The Apple Watch drew the media’s attention this week with the announcement of a $50 price drop. Collectively, however, there has been more recent news about Google’s Android Wear. A more autonomous Android Wear 1.4 stack based on Android 6.0 has rolled out to most watches, and several new models broke cover, leading up to last week’s Baselworld show in Switzerland.
Two of these — Casio’s WSD-F10 and LG Watch Urbane LTE, 2nd Edition — are now available for order, with shipments beginning Mar. 25 and April 1, respectively. We’ve included them in here in our second annual slide show of Android Wear watches (click on Gallery link below). Our list has grown by three since last year’s six entries, even as we have excluded non-Android Wear devices and replaced some older watches with follow-on models.
Instead of announcing the rumored Apple Watch 2, Apple merely unveiled some new watch band options and a modest WatchOS 2.2 update. Yet, there was also a $50 price cut on the entry-level model to $299, bringing the Apple Watch closer to Android Wear pricing.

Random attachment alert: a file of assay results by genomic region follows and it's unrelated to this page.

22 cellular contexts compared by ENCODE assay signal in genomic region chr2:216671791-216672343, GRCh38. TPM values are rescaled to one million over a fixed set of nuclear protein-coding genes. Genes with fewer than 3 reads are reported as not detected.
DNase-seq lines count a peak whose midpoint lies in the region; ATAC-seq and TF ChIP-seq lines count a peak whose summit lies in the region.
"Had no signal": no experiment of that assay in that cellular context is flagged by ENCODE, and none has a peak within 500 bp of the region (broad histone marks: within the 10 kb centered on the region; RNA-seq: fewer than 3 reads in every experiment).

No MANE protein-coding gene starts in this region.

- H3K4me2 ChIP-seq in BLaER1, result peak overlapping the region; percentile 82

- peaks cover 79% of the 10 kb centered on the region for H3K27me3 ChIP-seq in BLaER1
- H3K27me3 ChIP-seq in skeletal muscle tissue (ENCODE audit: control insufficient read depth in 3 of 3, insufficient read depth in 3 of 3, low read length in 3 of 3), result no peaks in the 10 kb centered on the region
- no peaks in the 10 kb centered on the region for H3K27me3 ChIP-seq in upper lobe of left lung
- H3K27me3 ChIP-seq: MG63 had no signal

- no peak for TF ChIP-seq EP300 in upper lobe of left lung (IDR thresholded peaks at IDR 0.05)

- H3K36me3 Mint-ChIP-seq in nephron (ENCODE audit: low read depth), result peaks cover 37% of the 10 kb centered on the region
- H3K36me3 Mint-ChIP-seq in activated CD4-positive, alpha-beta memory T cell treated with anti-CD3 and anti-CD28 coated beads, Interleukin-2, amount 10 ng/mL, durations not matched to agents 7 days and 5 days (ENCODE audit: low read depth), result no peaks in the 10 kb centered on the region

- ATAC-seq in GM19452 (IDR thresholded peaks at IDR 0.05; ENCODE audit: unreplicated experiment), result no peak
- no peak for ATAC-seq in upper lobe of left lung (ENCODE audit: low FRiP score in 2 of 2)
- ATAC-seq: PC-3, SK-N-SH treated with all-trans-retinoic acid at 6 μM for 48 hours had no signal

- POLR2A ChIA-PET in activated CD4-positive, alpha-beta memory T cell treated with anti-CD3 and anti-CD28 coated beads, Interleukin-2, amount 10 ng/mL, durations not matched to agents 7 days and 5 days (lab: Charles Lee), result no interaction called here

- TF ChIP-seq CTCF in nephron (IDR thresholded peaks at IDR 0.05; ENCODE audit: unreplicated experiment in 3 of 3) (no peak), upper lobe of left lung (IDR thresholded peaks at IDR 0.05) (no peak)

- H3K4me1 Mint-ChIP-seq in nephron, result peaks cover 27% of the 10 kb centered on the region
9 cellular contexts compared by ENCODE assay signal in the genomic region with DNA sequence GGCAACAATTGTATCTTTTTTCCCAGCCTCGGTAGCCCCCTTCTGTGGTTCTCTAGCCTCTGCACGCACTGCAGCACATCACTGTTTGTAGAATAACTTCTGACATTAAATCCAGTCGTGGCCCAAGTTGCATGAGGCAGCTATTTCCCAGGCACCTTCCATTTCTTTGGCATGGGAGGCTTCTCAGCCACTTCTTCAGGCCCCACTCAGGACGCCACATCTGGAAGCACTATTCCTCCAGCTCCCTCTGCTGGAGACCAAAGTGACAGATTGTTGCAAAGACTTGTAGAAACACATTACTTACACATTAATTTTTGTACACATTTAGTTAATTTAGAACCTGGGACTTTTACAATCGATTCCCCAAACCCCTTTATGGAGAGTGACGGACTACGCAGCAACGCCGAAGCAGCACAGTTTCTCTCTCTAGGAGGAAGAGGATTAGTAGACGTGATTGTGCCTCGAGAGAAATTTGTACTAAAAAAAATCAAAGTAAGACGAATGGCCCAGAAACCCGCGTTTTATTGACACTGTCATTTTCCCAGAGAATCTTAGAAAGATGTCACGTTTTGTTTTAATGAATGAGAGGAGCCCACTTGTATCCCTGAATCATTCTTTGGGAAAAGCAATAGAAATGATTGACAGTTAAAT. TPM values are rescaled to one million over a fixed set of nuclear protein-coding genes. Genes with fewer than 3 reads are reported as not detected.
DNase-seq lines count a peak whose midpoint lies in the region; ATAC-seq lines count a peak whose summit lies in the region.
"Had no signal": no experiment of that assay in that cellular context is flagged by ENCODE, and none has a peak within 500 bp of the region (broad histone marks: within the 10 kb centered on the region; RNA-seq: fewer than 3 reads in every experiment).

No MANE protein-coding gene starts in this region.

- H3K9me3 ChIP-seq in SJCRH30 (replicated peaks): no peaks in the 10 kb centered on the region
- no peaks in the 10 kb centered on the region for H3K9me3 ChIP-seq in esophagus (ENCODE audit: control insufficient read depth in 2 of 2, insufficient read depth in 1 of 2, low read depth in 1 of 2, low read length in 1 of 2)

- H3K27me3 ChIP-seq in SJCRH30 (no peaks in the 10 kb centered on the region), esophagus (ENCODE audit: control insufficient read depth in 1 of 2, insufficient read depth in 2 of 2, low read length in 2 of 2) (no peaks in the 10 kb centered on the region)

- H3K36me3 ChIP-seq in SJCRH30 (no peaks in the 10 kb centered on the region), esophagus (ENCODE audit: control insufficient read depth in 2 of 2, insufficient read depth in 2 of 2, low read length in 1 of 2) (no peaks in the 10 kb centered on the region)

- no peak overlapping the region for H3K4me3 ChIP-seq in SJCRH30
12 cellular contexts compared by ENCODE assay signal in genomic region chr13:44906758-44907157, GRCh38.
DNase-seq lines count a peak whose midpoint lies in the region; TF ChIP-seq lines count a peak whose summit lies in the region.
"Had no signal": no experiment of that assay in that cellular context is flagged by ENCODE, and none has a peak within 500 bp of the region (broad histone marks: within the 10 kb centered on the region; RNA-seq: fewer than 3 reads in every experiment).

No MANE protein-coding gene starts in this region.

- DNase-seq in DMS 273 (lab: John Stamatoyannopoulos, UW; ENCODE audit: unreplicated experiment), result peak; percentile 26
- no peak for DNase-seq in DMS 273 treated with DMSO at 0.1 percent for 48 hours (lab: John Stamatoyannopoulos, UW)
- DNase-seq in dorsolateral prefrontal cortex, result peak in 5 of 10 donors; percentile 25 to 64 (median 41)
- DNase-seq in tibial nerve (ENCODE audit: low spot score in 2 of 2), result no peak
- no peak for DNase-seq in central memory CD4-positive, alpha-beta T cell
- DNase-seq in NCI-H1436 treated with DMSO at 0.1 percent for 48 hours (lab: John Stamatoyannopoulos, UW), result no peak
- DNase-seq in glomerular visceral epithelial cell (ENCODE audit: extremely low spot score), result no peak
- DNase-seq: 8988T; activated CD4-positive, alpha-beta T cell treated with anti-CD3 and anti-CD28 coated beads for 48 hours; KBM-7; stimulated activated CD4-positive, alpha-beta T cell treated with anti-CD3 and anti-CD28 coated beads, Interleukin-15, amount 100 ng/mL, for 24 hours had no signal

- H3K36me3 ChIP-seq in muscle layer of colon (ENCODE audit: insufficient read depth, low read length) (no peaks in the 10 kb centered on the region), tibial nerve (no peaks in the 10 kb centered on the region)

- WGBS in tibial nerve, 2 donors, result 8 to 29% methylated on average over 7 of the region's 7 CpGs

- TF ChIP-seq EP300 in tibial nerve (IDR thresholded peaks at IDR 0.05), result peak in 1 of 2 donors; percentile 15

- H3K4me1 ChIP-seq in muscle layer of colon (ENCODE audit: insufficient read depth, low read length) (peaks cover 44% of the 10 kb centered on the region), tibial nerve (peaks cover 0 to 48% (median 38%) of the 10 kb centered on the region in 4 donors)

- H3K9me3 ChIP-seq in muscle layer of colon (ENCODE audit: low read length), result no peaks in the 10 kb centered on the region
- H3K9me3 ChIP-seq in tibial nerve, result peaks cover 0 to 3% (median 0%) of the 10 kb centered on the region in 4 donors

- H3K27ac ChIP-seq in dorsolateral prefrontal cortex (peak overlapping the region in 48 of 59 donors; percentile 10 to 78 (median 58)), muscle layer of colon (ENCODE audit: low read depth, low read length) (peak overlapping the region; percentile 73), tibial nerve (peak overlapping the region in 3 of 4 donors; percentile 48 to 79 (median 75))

A year after the Apple Watch debut, Android Wear still faces an uphill battle. In December, IDG estimated that the lightweight Android platform represented just 15.2 percent of the global smartwatch market, in second place behind Apple Watch at 61.3 percent. Yet, IDC projects that the Apple Watch will drop to 51.1 percent share by 2019 while Android Wear more than doubles to 38.8 percent.
If history repeats itself along the lines of the iPhone and iPad market share declines in the face of multi-fanged Android competition, a shift in momentum seems likely. As more Android Wear vendors and models pile on, more underserved niches and markets will be met, and there will be a greater chance for smash hits.
The two entries arriving this week each stand out from the crowd enough to give them a chance at success if not stardom. As the world’s first cellular-enabled Android Wear watch, the LG Watch Urbane LTE 2nd Edition would have been more exciting if we hadn’t already seen it teased a year ago with a Linux-based WebOS stack. The round-faced watch — are there any other these days? — was delayed until the fall when it arrived instead with Android Wear. Plagued by glitches, it was quickly removed from market.